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It’s time for me to lock my journalist foils into review position.
Star Wars: Battlefront brings the beloved franchise into the modern era of gaming, and it looks gorgeous. However, it wouldn’t be the modern era of gaming without a few caveats. Publisher Electronic Arts didn’t include a campaign mode, and Battlefront’s current selection of maps feels sparse (of course, more will become available … for a price).
However, Battlefront’s multiplayer feels and looks so good that I can forgive many of its Wookie-sized faults.
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Note that I played the Xbox One version (it also comes out for PlayStation 4 and PC)
What you’ll like (so far)
It feels like Star Wars
I’ve played a lot of Star Wars games. Some, like Knights of the Old Republic, were great for taking me to a new era of previously undiscovered lore and crafting a memorable story. Some, like Pod Racer, were great for creating a refined game based off of a single concept from the films.
Battlefront, however, is great simply at being Star Wars. In fact, forget about the Battlefront subtitle — EA could have just called this game Star Wars. No, it doesn’t retell the events of the game via CliffsNotes-style cutscenes. Instead, the game’s aesthetics, sounds, music, and more envelop you in a memorable experience. When you’re running next to a giant AT-AT while dodging laser fire all while the Star Wars main theme plays, you end up grinning like an idiot.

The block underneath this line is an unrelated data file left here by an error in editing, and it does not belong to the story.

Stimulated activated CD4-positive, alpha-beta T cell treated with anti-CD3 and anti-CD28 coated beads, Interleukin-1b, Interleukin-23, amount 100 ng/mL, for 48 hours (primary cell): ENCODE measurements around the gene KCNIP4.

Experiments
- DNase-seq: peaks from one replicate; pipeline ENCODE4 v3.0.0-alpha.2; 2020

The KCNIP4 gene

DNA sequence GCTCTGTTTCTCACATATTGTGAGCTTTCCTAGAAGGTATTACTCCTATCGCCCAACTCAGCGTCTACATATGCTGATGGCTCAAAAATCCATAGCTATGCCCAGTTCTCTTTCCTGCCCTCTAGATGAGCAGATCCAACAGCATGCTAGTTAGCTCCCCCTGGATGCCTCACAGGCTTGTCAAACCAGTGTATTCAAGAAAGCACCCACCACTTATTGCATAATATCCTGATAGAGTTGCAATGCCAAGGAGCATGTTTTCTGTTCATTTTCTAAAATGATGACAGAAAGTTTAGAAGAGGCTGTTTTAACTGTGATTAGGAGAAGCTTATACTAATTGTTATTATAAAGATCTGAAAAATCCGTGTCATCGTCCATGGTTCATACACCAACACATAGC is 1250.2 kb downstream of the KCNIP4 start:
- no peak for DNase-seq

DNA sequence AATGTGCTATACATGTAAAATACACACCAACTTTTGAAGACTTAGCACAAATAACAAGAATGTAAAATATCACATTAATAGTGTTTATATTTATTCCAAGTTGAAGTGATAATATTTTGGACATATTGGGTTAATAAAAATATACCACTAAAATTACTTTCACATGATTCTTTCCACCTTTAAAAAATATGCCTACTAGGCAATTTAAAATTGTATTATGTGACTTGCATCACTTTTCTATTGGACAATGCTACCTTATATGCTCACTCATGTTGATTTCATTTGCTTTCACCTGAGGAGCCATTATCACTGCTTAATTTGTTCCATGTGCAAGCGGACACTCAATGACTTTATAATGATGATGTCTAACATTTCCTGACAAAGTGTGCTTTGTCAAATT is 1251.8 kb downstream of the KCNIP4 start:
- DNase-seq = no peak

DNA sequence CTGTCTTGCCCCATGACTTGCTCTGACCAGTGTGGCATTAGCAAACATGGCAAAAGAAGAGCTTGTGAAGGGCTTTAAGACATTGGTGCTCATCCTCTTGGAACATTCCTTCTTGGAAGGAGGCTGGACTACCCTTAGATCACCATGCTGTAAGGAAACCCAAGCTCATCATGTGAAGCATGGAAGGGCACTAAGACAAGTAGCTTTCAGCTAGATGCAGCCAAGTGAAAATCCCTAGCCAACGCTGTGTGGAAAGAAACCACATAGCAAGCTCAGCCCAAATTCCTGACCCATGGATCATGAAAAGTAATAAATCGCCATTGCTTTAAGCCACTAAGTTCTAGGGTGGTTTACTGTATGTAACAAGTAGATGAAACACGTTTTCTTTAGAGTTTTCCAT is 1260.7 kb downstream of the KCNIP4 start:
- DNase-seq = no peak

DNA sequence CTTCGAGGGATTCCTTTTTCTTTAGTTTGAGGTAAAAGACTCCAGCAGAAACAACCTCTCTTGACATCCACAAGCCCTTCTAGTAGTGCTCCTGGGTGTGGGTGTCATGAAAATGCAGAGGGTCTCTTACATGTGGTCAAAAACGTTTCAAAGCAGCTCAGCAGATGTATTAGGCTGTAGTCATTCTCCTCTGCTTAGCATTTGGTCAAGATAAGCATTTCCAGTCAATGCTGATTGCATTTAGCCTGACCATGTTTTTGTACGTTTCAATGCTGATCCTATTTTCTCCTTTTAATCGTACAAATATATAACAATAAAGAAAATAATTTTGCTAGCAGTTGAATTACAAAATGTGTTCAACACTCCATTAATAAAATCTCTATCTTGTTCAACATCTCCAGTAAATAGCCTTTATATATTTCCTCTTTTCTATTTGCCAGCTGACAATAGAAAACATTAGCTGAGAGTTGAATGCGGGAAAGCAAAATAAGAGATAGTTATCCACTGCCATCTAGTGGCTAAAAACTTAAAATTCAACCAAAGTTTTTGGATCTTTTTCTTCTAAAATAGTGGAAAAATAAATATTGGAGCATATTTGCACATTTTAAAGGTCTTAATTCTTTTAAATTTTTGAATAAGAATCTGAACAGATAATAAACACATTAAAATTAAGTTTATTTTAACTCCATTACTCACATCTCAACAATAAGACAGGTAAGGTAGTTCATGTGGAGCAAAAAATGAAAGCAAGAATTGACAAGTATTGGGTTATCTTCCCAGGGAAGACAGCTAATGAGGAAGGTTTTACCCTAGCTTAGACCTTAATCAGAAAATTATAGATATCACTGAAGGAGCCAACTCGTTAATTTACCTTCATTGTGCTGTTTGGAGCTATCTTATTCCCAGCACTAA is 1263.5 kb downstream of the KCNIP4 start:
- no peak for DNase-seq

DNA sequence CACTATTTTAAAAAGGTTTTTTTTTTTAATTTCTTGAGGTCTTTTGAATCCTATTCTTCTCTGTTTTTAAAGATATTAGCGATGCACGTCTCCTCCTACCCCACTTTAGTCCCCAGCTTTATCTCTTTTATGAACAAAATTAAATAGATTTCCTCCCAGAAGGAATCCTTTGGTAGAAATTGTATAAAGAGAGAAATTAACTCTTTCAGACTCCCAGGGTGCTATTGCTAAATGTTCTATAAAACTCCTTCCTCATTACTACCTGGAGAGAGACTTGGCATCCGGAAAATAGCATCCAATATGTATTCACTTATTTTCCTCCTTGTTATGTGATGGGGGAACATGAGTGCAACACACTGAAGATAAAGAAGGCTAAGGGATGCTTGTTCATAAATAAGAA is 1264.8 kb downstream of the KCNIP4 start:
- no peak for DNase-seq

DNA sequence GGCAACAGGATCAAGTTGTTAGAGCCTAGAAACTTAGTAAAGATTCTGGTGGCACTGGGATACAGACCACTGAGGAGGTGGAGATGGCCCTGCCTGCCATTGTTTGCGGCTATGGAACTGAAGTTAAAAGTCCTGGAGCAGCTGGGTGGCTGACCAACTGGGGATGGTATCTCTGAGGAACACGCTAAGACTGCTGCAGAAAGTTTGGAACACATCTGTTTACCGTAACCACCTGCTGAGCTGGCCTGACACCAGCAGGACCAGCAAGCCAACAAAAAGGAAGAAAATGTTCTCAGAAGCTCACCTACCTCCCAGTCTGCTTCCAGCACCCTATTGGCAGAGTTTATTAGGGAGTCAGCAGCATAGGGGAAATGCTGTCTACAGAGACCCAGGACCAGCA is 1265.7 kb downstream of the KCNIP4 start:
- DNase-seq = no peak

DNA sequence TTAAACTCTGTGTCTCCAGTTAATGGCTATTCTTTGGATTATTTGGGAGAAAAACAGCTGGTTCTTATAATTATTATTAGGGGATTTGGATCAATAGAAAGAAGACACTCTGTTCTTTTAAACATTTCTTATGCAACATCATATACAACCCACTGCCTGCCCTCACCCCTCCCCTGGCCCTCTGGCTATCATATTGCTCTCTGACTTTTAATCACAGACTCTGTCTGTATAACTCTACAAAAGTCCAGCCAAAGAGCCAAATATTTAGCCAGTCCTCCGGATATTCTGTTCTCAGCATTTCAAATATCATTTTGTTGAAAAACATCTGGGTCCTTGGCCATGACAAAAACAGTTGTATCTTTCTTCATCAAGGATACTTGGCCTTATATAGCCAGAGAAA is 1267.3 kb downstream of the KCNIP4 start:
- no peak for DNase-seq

Yes, we’ve had two Battlefront games before (back in the PlayStation 2 era), and while you can argue they had more content, they never felt as authentic as this. Ground-based vehicles feel like they have real weight, you can see ships battling overhead at all times, and enemies and friends scream at each other across the battlefield.
Battlefront has a lot game modes, some of which are pretty standard (variations on team deathmatch, capture-the-flag-, etc.). The best is Walker Assault. This is the one you played if you were in the recent beta test. The Imperials defend giant AT-ATs as they march toward the Alliance base, while the Rebels try to destroy them. Not only is it unique among shooters, but it’s perfect for Star Wars. It’s just like the movies; the Rebels have to work together to beat a better-equipped and looming Empire.
Walker Assault also feels great because it’s one of the modes that lets you play as Hero characters (like Luke and Vader), ground vehicles, and ships. Battlefront really works best when all of these elements play together.